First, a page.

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My last entry was a paper bow made from the pages of a discarded children’s book during a staff development day, and it can be hung on a tree or wall as an ornament.

All four entries received blue ribbons and each received good comments.  This is just another way to show off my talents from work and support the Open Class at the Boone County Fair.

Help!  There is a mouse in my house and he is building his own.  One nice fall day, I discovered the calling cards of a mouse.  He hadn’t left them in the kitchen or storage room where one would expect him to be filling up on food.  I found his trail in my extra bedroom, the room where I have my loom and all of the yarn I have stored for future projects.  Now my task was to beat him at the game, track him down, and eliminate him.

Mouse nest.

Mouse nest.

My first step was a trip to the store to buy as many mouse traps as possible and some peanut butter to use as bait.  Once back home, I loaded on the bait and set the traps, scattering them around the house, but concentrating them in the extra room.  The next day I checked the traps and found the mouse dead on the trap in my yarn closet.  He was the plumpest mouse I have ever seen.  No wonder: he had been eating the rice which filled the neck warmer I had received as a gift.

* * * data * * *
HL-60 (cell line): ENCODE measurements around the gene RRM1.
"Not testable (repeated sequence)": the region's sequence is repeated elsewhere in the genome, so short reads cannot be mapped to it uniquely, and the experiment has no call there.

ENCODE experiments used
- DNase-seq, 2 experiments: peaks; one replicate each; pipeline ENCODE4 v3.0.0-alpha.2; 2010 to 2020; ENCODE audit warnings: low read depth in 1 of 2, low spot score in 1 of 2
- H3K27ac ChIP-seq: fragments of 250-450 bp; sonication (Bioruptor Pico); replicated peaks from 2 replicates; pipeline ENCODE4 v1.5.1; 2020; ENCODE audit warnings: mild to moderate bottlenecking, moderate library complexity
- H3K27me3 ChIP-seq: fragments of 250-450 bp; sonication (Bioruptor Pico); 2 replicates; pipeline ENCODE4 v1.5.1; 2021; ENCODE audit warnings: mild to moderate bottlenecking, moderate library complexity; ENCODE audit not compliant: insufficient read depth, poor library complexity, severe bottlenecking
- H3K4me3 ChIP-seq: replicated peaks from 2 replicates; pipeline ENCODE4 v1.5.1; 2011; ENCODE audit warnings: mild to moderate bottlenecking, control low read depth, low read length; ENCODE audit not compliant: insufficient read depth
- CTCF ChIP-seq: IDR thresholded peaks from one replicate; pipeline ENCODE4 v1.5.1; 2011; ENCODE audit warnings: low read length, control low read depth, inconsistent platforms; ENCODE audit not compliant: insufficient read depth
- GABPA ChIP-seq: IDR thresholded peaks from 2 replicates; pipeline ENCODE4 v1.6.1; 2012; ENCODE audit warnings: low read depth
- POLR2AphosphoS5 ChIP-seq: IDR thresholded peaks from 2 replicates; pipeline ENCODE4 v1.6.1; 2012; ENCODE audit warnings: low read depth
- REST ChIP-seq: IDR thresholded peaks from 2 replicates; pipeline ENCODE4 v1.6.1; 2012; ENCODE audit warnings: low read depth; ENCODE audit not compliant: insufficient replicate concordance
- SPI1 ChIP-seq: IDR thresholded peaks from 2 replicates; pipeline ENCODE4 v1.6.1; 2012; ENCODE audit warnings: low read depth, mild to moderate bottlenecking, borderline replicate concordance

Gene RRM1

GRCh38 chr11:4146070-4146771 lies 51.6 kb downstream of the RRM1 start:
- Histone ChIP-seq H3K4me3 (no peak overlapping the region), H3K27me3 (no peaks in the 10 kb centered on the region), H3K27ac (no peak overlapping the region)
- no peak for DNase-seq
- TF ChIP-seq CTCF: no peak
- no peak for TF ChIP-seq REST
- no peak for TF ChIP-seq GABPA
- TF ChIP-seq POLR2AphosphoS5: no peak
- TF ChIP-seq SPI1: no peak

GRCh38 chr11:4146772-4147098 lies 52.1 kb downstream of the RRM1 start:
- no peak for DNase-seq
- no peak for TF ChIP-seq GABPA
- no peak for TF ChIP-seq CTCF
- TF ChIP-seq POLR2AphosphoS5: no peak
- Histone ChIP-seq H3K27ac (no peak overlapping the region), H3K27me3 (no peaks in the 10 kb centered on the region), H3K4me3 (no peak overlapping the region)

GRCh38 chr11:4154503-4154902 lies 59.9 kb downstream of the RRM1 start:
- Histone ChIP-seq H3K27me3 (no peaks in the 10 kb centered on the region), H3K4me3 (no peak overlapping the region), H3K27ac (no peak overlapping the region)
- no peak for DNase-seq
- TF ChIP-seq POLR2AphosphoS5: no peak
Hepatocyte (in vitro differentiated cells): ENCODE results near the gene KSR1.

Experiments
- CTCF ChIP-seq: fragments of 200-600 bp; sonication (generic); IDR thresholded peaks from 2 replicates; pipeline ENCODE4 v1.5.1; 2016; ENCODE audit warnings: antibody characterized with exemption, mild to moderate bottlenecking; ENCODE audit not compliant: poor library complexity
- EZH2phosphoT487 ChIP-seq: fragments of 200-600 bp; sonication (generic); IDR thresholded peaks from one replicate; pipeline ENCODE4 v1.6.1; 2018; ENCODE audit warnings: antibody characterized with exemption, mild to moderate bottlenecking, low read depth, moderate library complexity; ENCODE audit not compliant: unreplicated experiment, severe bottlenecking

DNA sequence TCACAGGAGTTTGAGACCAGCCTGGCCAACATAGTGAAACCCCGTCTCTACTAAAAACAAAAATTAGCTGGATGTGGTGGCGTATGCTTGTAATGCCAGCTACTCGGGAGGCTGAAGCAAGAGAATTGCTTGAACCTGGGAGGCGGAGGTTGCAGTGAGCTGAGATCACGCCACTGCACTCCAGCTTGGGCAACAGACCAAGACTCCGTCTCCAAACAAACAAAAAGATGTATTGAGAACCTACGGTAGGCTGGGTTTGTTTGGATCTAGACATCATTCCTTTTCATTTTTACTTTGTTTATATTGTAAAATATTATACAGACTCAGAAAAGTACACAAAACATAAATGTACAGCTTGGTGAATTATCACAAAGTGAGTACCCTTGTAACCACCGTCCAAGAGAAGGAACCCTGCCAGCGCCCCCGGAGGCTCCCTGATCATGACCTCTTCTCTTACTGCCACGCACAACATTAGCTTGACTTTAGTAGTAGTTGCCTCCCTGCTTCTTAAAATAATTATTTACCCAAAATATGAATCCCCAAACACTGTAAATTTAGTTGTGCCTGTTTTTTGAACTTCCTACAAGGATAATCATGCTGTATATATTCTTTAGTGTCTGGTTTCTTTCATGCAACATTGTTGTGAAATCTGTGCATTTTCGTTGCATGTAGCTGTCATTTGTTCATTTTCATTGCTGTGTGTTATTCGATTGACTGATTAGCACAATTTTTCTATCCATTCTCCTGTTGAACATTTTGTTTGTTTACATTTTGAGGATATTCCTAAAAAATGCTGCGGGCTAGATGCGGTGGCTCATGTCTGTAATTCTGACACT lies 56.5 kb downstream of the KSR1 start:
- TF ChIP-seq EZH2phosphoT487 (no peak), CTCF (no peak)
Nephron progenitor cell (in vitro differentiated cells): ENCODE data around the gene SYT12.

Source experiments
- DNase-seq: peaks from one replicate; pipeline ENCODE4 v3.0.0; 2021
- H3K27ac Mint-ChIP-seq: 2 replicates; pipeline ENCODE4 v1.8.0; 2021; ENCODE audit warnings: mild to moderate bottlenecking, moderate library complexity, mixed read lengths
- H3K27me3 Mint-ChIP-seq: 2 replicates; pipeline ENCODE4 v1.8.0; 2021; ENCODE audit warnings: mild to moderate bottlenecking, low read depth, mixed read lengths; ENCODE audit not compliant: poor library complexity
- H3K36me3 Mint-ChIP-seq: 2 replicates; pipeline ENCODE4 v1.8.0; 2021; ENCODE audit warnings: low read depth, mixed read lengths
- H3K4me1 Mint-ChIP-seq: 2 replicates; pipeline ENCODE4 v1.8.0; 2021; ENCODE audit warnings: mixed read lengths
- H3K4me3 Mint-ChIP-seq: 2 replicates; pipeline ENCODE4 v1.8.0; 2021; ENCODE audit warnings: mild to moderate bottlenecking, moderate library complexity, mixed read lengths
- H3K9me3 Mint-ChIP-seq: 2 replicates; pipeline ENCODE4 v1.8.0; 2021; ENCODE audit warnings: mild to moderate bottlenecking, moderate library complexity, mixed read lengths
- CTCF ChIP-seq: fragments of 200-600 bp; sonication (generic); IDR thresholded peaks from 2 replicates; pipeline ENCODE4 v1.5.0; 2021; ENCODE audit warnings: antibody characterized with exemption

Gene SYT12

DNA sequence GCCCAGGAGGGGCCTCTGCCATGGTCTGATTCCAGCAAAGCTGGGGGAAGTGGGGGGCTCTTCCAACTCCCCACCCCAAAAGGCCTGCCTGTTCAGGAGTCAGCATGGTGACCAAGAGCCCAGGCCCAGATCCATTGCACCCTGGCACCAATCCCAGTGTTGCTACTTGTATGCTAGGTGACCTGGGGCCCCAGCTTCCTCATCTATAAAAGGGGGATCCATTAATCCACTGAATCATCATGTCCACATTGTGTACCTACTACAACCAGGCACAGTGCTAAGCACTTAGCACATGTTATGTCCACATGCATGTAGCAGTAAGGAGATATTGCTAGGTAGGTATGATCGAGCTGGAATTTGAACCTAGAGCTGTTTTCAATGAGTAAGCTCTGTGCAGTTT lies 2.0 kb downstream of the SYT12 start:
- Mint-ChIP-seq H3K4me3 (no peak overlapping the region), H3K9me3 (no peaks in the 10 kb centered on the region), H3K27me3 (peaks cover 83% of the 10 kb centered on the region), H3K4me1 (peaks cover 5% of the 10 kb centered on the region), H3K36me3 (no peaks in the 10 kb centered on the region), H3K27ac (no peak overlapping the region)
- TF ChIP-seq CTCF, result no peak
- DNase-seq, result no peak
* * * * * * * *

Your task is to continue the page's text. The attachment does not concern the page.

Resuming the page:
Cleaning the closet was a slow and tedious job, removing all of the yarn to vacuum up the rice and calling cards.  Amongst the yarn, the house of the mouse was found.  He had helped himself to the soft and pretty alpaca and mohair yarns, a little bit of blue, a bit of pink, some gray and white.  Small pieces taken from the middle of the skeins and pulled apart to create a fluff ball of camouflage yarn for a cozy winter retreat.